I made this for our three children in the 1970s. It survived them and now our granddaughter is playing with it. The airplane was made with some scrap oak from old church pews and altar furniture.
Materials used were some old oak, some glue, and some latex varnish. You will also need some Fisher-Price people, or will need to make some of your own, probably on a lathe. I will give some dimensions in one of the steps.
Tools used were a radial arm saw (A table saw, even a hand crosscut saw would work.), a router, an electric drill with a 1/2 inch twist bit and a 7/8 inch spade bit, clamps for gluing, a chisel, a spokeshave, and a file. I also used some sandpaper and a brush for the varnish.
Step 1: The Fuselage
Begin with the fuselage of the airplane. Dimensions are not always critical, so long as the final proportions are pleasing to the eye and the end product looks like an airplane. This plane is roughly similar to a DC-3.
The fuselage as I made it is 1 5/8 inch thick side to side, 2 inches high top to bottom, and 12 3/4 inches long.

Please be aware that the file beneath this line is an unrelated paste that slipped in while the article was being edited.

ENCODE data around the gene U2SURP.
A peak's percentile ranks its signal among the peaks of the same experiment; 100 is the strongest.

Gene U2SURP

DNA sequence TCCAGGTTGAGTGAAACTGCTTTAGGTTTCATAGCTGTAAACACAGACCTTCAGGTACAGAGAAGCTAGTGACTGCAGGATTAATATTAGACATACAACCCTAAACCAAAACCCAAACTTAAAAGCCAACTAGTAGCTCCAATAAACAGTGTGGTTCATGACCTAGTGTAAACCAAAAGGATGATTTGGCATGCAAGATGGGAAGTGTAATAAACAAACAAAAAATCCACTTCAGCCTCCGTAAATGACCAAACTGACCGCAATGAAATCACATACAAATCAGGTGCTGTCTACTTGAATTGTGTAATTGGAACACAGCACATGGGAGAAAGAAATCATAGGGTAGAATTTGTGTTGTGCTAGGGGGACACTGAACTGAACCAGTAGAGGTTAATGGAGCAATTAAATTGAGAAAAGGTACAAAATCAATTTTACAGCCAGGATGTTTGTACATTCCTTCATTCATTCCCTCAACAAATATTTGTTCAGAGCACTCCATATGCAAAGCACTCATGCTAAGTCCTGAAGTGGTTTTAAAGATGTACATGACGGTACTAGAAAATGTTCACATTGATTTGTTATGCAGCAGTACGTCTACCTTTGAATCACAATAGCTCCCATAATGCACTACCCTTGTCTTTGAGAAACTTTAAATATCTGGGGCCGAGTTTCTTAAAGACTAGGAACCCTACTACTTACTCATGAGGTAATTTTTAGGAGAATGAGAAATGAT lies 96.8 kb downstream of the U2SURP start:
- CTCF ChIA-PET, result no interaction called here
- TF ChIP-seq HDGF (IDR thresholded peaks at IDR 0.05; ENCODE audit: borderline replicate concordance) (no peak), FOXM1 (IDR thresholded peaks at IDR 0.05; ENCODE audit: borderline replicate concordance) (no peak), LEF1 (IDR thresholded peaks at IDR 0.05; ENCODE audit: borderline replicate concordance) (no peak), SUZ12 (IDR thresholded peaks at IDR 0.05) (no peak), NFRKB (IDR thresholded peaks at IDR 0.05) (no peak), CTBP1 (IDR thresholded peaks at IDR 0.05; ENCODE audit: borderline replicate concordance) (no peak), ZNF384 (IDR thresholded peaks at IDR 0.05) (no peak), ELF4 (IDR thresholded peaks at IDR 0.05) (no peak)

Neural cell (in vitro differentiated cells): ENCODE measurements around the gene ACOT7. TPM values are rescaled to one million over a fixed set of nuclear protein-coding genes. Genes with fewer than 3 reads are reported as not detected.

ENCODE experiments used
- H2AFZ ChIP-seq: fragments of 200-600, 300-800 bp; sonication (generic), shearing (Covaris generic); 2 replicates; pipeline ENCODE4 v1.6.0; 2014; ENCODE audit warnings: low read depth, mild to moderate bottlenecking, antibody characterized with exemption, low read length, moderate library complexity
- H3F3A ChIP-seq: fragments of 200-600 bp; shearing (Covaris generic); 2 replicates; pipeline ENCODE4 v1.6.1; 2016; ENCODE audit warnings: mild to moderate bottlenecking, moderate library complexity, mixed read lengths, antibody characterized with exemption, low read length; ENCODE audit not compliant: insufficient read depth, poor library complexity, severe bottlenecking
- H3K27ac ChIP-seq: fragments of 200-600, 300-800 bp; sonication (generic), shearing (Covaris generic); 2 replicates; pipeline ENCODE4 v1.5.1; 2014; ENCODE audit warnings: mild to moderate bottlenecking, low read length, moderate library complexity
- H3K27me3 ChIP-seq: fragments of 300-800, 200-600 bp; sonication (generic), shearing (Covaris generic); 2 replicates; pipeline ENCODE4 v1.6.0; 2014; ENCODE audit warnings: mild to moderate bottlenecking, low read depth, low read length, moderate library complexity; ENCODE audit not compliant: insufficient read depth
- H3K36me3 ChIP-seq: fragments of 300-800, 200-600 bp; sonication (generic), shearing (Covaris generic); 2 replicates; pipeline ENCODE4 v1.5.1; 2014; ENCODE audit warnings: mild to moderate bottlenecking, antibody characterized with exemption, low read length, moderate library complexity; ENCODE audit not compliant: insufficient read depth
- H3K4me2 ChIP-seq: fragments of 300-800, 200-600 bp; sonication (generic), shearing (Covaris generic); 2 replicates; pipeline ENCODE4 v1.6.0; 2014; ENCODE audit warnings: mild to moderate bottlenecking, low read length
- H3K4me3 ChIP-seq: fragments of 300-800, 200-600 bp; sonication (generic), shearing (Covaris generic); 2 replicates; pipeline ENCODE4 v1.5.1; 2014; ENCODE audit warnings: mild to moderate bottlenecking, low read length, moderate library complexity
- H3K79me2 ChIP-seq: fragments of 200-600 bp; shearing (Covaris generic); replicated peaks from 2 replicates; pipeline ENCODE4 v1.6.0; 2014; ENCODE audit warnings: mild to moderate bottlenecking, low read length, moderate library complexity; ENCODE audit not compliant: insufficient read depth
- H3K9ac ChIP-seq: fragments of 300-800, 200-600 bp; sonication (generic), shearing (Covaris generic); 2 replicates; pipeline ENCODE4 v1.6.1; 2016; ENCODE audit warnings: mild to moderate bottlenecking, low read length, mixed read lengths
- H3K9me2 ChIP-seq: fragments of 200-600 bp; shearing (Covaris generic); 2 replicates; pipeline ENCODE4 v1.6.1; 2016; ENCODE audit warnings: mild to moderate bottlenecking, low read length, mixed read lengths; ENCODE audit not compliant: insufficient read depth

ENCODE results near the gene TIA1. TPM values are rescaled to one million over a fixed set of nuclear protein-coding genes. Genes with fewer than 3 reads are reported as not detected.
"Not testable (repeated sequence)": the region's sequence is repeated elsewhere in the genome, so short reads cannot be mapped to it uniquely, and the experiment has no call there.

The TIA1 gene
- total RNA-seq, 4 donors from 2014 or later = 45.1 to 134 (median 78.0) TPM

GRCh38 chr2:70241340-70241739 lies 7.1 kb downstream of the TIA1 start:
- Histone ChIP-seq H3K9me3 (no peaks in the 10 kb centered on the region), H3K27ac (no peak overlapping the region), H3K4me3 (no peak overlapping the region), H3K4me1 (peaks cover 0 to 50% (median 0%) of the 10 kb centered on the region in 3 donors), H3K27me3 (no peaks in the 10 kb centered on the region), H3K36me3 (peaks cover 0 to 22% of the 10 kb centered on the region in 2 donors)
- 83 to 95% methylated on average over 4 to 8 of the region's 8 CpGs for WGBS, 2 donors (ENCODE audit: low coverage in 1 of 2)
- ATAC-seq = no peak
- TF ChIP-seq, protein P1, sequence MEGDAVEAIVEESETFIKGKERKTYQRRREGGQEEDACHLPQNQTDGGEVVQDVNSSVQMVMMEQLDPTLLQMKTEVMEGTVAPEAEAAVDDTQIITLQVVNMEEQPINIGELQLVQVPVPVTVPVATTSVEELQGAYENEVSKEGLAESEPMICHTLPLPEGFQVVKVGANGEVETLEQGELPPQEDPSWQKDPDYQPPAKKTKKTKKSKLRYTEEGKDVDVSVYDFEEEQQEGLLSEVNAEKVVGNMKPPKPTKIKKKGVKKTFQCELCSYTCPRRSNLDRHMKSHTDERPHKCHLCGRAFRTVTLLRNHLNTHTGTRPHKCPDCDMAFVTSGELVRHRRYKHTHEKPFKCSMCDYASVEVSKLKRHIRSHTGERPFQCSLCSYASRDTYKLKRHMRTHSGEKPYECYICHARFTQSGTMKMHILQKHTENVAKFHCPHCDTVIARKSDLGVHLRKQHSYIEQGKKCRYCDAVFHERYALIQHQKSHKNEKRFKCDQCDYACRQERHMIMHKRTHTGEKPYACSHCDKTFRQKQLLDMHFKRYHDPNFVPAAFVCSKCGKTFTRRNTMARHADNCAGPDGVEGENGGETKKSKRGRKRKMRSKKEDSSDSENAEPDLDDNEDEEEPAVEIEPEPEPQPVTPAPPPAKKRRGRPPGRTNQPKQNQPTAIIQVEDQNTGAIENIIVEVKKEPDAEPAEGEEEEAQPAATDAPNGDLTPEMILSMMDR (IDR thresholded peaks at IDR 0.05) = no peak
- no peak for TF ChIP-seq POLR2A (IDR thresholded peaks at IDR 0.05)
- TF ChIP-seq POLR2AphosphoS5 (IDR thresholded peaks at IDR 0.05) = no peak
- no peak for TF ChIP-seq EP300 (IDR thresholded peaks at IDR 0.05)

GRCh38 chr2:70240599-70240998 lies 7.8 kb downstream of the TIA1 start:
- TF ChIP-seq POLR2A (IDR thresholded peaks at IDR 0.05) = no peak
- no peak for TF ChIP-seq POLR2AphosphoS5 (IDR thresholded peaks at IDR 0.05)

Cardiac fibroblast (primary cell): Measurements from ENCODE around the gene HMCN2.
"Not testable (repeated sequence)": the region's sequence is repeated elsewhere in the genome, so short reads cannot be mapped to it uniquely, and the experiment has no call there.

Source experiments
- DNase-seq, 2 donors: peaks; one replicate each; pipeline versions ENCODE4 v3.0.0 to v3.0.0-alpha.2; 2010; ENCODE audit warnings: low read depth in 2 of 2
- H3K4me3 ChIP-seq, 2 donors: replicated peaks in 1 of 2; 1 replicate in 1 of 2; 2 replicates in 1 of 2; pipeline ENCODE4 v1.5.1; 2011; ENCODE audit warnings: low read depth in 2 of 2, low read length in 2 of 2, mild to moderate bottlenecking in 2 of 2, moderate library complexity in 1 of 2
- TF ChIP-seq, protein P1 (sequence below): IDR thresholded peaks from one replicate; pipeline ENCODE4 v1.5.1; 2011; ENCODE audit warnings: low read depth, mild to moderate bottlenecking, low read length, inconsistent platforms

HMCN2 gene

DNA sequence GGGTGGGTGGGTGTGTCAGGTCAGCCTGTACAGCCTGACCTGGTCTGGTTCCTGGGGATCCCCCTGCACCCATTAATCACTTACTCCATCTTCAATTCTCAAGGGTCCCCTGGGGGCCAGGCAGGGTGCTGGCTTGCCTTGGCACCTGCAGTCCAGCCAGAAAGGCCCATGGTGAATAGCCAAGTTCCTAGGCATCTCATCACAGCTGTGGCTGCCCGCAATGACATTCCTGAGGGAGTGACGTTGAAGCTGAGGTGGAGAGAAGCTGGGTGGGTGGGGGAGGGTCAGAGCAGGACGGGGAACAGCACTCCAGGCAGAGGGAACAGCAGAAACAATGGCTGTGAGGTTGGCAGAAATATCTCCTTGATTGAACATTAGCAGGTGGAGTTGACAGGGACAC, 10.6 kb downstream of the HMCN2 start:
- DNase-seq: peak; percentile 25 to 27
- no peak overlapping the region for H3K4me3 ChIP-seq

Measure 6 7/8 inches forward from the rear of the fuselage on the bottom of the airplane. Mark a line across the bottom of the fuselage. Rabbet 5/8 inch deep and 2 3/4 inch wide for the wing.
See the yellow text boxes for a reference when making the cuts described in the rest of this step. From this same mark taper the bottom of the fuselage to the rear end of the fuselage that makes the fuselage only 3/8 inch high at its rear end (under the tail and rear stabilizer).
Turn the fuselage over onto its top surface and taper the sides of the fuselage toward the rear. The tapers begin at the rear of the wing and leave the fuselage 3/4 inch wide at the rear end.